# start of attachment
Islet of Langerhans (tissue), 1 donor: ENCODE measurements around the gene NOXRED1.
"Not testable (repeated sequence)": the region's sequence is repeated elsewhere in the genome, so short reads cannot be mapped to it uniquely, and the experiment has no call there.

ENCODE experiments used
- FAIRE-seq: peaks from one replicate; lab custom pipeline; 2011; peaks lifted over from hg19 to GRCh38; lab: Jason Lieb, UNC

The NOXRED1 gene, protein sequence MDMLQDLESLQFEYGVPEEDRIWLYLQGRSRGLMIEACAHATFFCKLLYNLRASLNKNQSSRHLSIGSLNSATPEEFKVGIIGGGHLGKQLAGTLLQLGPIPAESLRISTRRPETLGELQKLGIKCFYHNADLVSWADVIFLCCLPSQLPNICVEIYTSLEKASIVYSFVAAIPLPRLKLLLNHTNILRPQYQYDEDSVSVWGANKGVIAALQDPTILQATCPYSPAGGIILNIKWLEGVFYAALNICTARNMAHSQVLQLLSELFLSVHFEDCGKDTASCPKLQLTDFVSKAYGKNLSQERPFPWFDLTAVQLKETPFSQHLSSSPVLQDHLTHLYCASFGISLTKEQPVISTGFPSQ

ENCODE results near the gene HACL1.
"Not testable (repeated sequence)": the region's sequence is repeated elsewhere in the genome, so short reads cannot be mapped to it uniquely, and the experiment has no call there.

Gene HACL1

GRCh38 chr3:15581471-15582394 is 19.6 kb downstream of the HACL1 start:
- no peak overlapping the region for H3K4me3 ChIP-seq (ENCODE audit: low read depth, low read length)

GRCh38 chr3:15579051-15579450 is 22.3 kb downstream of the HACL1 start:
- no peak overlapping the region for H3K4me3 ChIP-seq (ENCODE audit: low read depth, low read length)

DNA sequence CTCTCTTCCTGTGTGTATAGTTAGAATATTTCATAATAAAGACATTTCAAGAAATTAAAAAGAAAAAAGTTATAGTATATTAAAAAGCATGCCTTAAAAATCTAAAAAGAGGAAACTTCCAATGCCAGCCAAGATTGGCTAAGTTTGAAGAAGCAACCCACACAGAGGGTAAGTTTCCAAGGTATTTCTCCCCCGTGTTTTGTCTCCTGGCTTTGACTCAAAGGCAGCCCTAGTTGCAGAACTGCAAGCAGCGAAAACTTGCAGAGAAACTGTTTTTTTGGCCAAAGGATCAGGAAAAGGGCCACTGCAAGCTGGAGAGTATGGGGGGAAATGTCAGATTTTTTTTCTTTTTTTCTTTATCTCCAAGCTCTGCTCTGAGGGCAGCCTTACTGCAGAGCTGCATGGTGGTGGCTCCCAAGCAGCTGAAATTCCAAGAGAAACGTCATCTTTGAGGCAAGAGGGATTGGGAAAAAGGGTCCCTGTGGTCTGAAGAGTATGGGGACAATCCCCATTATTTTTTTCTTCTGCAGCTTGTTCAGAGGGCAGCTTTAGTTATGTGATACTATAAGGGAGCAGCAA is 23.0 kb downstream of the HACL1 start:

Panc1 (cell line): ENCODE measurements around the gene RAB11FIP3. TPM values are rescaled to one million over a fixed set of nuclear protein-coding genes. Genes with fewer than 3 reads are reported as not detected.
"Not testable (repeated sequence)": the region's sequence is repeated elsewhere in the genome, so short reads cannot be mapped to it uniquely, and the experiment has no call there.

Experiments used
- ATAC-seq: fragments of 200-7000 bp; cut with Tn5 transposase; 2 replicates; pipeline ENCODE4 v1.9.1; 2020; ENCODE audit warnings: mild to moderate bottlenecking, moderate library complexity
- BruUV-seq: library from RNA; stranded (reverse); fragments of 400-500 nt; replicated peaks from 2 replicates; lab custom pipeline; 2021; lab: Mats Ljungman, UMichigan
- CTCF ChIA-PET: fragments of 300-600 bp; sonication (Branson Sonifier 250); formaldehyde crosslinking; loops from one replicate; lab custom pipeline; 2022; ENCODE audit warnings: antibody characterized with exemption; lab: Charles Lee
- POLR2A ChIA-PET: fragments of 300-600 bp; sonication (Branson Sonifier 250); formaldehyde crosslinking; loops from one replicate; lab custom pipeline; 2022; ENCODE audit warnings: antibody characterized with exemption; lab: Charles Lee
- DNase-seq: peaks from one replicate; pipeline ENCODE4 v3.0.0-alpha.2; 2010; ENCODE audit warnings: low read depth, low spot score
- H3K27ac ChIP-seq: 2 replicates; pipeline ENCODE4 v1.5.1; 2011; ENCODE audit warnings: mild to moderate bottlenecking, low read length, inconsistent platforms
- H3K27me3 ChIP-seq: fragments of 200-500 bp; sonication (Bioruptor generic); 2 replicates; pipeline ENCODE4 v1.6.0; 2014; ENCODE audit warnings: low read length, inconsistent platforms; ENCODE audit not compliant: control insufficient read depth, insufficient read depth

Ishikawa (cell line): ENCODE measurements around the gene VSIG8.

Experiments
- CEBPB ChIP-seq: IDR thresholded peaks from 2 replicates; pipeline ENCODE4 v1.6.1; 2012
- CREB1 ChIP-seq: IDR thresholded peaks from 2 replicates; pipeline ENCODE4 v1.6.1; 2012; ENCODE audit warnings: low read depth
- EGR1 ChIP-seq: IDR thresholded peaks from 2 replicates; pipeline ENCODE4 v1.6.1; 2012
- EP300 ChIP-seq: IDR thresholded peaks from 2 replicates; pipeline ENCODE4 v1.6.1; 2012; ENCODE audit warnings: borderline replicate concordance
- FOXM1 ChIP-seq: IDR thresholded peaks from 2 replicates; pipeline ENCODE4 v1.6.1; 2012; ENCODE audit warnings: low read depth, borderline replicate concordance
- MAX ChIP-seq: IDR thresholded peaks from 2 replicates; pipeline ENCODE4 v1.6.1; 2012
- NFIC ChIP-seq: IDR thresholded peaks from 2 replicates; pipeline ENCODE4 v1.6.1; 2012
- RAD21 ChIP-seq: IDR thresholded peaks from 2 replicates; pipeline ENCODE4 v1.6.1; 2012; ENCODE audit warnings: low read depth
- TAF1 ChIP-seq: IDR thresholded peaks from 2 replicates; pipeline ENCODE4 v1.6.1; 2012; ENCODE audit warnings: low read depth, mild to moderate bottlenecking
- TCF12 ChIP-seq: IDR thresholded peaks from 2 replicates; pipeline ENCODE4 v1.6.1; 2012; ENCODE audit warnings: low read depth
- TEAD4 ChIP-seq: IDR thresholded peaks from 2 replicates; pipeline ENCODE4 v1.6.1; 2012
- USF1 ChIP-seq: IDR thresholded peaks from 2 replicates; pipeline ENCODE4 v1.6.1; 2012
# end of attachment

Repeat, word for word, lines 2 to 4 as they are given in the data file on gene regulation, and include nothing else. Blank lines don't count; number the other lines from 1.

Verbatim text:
"Not testable (repeated sequence)": the region's sequence is repeated elsewhere in the genome, so short reads cannot be mapped to it uniquely, and the experiment has no call there.

ENCODE experiments used
- FAIRE-seq: peaks from one replicate; lab custom pipeline; 2011; peaks lifted over from hg19 to GRCh38; lab: Jason Lieb, UNC